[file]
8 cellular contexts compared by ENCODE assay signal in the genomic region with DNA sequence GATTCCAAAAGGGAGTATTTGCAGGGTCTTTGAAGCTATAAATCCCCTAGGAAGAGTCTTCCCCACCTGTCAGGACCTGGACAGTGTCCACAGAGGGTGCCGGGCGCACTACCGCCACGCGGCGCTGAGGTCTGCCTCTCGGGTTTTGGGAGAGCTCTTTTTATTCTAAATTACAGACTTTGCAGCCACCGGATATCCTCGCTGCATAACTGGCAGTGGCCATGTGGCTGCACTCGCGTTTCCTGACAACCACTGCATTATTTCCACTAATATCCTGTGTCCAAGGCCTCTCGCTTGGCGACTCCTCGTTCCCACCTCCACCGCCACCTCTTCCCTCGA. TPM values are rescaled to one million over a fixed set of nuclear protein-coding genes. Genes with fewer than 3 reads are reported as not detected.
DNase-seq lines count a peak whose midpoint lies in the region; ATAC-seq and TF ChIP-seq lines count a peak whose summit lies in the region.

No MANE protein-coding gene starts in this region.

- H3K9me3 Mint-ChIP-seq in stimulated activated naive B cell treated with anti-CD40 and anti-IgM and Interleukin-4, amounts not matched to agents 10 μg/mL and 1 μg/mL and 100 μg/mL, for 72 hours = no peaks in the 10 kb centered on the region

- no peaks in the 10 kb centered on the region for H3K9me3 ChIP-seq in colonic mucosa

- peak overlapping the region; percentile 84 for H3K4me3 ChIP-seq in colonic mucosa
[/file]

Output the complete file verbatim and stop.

8 cellular contexts compared by ENCODE assay signal in the genomic region with DNA sequence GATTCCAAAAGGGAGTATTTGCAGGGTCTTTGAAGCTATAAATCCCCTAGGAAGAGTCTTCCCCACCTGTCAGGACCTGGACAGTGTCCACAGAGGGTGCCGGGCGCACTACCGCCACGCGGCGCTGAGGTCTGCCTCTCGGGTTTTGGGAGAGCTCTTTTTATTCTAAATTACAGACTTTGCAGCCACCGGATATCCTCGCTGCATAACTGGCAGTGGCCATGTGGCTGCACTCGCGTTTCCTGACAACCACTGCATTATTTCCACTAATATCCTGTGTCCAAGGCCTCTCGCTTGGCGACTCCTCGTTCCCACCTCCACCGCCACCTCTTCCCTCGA. TPM values are rescaled to one million over a fixed set of nuclear protein-coding genes. Genes with fewer than 3 reads are reported as not detected.
DNase-seq lines count a peak whose midpoint lies in the region; ATAC-seq and TF ChIP-seq lines count a peak whose summit lies in the region.

No MANE protein-coding gene starts in this region.

- H3K9me3 Mint-ChIP-seq in stimulated activated naive B cell treated with anti-CD40 and anti-IgM and Interleukin-4, amounts not matched to agents 10 μg/mL and 1 μg/mL and 100 μg/mL, for 72 hours = no peaks in the 10 kb centered on the region

- no peaks in the 10 kb centered on the region for H3K9me3 ChIP-seq in colonic mucosa

- peak overlapping the region; percentile 84 for H3K4me3 ChIP-seq in colonic mucosa